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The Healing Power of Advocacy

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A rare disease diagnosis may feel isolating, but there are global networks created to combine community and advocacy.

Patients like me know all too well the feelings of isolation that living with a rare disease can bring. The reality can seem bleak. Only 5% of us have an FDA-approved treatment for our condition. Even if an effective therapy exists, often it is unaffordable, or we spend hours battling with our insurance provider to cover it. That’s if we have received a diagnosis at all. A recent study from the EveryLife Foundation for Rare Diseases determined the average amount of time that patients suffer without diagnosis is 6.3 years. I went 10.

While evidence now suggests there are more than 10,000 known rare diseases affecting more than 30 million Americans, many of these diseases impact as few as one patient. Having a sense of belonging is a basic human need, but it’s hard to join a club when you’re the only member.


Uniting communities

One way to overcome the loneliness of rare disease is by engaging with patient organizations. Disease-specific nonprofit organizations offer advocacy, resources, support, and ways to help raise funds for the development of treatments and cures. Umbrella organizations like the National Organization of Rare Diseases, Global Genes, EURORDIS Rare Diseases Europe, and the EveryLife Foundation provide opportunities to interact with the broader rare disease community. 

In February, for example, EURORDIS, with financial and consultative support from the EveryLife Foundation, brought together 44 patient advocates from 21 countries for Brussels Rare Disease Week to share the challenges of their rare disease journey with European Union decision-makers. What better way to combat the rare disease public health crisis globally than by reaching across borders? 

Stateside, the EveryLife Foundation welcomed hundreds of rare disease patients and caregivers to Washington, D.C. for the 12th annual Rare Disease Week on Capitol Hill. The event attracted participants from all 50 states and Puerto Rico, ranging in age from 1 to 82 years and representing more than 100 patient organizations and 250 rare diseases. From Brooklyn, New York to Bismarck, North Dakota to Brush Prairie, Washington, advocates converged to share their personal stories with members of Congress. They were even joined by citizens of the Cherokee Nation (the largest federally recognized tribe in America) from their tribal reservation in Oklahoma.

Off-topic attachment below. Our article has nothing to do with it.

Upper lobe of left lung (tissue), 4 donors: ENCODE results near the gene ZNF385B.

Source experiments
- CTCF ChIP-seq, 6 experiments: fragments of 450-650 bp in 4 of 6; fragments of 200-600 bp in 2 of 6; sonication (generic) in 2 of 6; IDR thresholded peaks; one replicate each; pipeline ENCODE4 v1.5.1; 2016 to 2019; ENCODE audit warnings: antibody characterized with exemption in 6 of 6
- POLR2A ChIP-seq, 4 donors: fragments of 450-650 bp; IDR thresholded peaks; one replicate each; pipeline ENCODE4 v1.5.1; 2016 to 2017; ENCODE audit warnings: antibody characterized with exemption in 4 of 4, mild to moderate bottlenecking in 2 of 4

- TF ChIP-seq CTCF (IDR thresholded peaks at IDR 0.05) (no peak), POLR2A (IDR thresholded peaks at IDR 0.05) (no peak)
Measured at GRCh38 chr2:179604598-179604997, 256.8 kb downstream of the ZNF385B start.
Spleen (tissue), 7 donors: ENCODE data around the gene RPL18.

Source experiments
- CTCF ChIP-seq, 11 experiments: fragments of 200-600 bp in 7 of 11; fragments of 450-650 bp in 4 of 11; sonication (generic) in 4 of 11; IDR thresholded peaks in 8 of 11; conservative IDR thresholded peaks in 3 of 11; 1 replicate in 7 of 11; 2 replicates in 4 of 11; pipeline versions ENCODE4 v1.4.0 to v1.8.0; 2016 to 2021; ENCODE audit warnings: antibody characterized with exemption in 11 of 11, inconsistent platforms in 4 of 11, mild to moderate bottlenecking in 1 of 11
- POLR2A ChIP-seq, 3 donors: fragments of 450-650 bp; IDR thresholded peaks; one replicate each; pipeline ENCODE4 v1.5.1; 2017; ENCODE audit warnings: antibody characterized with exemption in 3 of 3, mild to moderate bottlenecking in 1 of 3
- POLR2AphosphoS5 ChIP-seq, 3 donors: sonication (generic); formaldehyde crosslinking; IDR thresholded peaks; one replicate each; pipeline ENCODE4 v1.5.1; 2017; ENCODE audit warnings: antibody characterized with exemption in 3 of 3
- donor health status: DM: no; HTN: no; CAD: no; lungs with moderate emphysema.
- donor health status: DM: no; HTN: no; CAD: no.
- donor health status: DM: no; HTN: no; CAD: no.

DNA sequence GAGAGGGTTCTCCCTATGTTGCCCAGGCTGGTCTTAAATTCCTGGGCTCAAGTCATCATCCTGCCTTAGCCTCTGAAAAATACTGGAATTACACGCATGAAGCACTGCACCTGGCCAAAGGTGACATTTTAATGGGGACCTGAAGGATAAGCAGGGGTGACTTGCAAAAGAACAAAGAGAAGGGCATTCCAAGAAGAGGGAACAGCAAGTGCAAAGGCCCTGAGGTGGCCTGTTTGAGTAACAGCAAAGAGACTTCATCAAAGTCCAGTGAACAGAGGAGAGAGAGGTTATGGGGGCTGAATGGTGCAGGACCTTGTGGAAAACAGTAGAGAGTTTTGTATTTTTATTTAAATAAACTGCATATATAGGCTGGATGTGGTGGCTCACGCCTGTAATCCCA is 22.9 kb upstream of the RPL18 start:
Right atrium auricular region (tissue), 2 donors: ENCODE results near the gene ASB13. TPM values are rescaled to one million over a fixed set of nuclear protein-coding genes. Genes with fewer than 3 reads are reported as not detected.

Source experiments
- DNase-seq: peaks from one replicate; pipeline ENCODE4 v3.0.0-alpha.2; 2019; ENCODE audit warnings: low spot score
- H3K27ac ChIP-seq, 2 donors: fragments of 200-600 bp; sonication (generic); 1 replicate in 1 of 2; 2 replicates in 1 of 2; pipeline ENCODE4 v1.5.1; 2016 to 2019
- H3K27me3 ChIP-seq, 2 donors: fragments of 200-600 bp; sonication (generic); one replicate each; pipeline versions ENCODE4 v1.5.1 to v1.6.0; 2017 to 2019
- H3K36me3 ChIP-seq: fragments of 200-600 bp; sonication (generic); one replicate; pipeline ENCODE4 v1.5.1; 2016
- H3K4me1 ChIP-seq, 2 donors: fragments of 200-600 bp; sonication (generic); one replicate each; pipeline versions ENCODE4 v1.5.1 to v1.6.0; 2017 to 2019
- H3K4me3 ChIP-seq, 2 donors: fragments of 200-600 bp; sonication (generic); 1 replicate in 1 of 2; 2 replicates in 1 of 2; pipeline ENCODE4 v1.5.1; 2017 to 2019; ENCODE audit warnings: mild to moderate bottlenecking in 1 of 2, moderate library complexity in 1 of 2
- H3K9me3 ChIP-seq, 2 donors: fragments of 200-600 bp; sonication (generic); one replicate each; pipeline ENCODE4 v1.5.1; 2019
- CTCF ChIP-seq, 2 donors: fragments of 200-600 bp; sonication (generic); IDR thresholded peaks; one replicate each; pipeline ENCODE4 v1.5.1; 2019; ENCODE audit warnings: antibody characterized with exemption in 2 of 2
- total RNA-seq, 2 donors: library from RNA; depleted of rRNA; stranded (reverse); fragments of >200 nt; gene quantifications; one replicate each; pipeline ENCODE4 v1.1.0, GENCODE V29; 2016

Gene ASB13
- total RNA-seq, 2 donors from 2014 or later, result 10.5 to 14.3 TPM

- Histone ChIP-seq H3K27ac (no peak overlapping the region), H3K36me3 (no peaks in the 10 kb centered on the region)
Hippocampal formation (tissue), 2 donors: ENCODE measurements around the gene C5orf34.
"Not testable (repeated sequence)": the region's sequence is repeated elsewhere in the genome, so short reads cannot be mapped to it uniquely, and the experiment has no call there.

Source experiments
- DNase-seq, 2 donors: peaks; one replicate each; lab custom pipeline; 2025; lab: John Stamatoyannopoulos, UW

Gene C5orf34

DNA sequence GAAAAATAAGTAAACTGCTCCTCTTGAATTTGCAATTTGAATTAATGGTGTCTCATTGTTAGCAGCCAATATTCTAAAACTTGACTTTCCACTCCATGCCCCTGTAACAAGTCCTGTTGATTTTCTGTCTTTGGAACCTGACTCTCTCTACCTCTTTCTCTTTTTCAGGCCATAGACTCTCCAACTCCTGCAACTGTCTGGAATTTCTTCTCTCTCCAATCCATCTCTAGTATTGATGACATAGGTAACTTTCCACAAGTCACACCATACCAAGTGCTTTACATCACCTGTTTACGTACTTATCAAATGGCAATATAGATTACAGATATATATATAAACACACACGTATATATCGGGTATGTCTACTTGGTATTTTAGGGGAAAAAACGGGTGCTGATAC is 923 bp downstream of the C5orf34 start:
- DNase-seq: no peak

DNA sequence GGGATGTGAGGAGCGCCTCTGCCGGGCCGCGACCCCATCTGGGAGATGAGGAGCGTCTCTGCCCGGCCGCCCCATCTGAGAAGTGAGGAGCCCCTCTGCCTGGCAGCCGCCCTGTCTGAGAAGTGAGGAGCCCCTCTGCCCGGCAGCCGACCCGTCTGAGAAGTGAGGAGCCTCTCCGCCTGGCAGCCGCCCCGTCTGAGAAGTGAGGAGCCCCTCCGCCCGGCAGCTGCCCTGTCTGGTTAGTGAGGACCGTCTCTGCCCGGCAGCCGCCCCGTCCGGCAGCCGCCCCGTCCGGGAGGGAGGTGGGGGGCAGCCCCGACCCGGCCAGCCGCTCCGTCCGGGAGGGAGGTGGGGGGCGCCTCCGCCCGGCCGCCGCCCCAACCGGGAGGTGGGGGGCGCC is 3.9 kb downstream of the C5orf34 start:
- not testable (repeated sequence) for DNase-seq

Traveling for rare disease patients is often a challenge (and isn’t cheap), but determined individuals from across the country made the journey so they could join their voices — on whatever issues mattered to them. These advocates know legislation backed by evidence and supported with personal stories has the power to drastically improve quality of life and perhaps even to save lives. But worthwhile policies don’t pass unless brave patients demand it.


Community keeps hope alive

Advocating in numbers is not only effective, but also uplifting. Having a sense of purpose and working toward a shared goal is good for our mental health. So too is the camaraderie developed at events like Rare Disease Week. Every rare disease patient is unique, but they share the commonality of being unique.

At the EveryLife Foundation, we are fighting for, well, every life. We believe that no disease is too small to deserve treatment and a cure. But we need your help.

We need more rare patients and their friends, family members, and caregivers — in the United States and abroad — to engage in advocacy. Our community is inherently diverse. Rare disease does not discriminate. It impacts people no matter their age, gender, race, ethnicity, creed, political affiliation, or country of origin. Rare disease affects families regardless of their household income. We need every voice at the table, pushing for policy change.

Rare disease can be isolating, but it need not be defeating. By engaging in advocacy, you can do good while feeling good. 


Learn more about the policies impacting the rare disease community and how to take action at

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